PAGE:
Gonzo Goes Bang

Gonzo Museum
May 5, 2015 8:02PM

There's nothing those of us in the curatorial department at The Gonzo Museum like more than something that challenges the sanctity of just about anything. In the art world today, the impregnable, rectangular canvas is one of those things that's presented as a sort of immutable truth. But why? Why are these prints, these paintings, these photographs, all presented in that most unimaginative of shapes?

Hunter S. Thompson found a simple way of deconsecrating the supposedly sacred form: shoot it. From his Self Portrait to posters of Ronald Reagan and Mickey Mouse, he tore apart the accepted image, exploded paint across pristine photos and generally defiled previously "perfect" prints.

William S. Burroughs and Ralph Steadman, who also liked the concept of destroying any rule, decided to collaborate on their own shotgun series. Steadman created the print, Something New Has Been Added, and he and Burroughs preceded to shoot up the prints with an assortment of different types of ammunition at Burroughs' house in Lawrence, Kansas. The whole strange story is told in the article Bill and Ralph's Excellent Adventure in the Telegraph.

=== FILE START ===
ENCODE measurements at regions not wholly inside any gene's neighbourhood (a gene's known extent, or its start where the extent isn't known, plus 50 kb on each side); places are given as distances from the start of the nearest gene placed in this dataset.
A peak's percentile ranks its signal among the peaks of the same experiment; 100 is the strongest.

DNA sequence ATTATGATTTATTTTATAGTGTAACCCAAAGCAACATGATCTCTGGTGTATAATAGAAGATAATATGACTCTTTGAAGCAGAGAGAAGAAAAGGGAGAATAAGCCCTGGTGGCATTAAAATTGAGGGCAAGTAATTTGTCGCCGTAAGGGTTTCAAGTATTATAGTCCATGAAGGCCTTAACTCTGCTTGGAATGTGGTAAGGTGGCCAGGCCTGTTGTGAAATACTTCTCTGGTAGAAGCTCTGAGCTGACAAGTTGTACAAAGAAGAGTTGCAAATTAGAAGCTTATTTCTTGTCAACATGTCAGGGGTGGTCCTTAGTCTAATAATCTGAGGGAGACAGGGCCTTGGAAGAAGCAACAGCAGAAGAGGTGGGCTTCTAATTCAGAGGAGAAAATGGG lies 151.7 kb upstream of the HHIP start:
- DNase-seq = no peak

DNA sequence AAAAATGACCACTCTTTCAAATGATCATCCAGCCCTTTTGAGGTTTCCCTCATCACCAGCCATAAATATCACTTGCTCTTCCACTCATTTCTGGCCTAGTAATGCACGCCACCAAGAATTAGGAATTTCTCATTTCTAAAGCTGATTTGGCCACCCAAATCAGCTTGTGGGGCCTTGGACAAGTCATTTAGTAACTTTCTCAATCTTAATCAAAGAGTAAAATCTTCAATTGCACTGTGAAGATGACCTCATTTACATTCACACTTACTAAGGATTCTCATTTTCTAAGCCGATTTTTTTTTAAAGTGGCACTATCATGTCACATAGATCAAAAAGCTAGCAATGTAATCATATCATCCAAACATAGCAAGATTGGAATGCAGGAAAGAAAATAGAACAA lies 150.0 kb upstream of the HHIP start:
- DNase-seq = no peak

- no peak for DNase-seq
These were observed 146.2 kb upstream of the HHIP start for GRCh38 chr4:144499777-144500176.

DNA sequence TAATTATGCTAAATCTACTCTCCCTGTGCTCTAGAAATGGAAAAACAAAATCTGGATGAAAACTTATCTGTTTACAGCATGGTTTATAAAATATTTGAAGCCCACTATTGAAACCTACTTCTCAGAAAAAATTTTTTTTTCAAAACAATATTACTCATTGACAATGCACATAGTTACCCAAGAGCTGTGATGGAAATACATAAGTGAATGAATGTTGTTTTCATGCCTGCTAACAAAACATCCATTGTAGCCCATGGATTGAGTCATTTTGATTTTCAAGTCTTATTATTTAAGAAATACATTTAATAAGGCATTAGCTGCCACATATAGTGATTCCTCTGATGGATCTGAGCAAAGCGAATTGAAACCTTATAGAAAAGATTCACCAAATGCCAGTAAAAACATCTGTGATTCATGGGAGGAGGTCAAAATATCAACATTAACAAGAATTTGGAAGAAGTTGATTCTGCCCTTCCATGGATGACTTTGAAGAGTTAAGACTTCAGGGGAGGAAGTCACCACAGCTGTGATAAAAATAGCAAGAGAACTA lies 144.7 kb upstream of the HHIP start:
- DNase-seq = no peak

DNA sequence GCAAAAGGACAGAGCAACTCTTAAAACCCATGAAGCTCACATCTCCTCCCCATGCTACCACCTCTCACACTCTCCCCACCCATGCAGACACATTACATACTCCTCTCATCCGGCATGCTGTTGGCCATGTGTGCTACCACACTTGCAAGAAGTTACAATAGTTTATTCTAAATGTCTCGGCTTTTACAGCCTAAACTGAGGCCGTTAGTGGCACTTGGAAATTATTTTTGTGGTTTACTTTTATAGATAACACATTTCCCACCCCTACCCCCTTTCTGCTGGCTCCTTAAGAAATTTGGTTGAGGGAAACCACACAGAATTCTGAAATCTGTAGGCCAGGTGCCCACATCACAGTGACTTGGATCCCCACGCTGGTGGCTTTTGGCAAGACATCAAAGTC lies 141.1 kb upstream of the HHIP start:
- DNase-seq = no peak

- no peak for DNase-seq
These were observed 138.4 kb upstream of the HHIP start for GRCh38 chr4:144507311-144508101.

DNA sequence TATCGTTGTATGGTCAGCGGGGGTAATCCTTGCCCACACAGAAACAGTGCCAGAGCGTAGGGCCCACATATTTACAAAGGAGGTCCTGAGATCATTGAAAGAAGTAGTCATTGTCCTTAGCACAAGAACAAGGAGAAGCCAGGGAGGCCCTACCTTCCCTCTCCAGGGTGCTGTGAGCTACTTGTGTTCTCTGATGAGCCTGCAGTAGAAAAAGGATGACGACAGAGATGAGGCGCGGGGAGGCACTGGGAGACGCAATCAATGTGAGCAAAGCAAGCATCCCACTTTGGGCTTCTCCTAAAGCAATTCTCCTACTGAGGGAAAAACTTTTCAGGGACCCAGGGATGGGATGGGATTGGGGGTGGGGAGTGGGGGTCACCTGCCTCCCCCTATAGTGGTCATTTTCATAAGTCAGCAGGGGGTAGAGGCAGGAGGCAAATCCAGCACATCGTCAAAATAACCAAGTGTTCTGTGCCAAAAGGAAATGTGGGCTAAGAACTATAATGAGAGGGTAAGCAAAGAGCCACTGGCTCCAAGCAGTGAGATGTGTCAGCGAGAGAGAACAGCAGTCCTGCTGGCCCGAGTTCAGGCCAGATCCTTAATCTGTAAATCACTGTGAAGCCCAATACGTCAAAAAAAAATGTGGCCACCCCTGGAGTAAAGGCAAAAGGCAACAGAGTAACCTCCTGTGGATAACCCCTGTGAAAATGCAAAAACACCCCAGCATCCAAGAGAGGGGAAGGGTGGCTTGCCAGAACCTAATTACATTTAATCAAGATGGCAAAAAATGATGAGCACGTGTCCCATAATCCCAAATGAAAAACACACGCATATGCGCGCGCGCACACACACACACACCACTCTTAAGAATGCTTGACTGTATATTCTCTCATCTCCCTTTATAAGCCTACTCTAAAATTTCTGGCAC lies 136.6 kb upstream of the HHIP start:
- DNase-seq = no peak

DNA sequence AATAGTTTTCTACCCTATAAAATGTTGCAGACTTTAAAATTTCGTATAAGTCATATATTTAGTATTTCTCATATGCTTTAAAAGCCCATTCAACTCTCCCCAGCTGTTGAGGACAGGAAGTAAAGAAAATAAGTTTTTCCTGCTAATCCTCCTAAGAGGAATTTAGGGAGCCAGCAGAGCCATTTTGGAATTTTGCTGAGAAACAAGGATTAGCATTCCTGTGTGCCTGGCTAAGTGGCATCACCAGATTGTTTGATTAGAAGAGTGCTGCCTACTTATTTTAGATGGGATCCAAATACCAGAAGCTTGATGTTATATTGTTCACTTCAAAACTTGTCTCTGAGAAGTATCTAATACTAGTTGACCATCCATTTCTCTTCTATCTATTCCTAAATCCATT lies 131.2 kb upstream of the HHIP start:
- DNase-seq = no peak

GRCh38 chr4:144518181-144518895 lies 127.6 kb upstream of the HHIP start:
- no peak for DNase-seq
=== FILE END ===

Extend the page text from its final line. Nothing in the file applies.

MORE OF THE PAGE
Something New Has Been Added - 8/10 H, 1995
Gonzo Museum

Burroughs already had a thing for shooting art, doors and people even before he collaborated with Steadman. In the 80s and 90s, he shot numerous pieces of his own art, including some of his targets.

Most of the shotgun prints we've come across are stupidly expensive, and something about them inspires a sort of cultish obsession that makes people not want to resell one once they've bought it. This has made our stockpile of shotgun art a very small one, but finally, after some cash was passed between masked men in the backstreets of Lawrence, we managed to get a few shot and signed editions of "Something New Has Been Added," and can finally offer them for a bit less than it costs for a kidney transplant.

The Burroughs Gang: Printmaker Joe Petro III, William S. Burroughs, and artist Ralph Steadman.

Gonzo Museum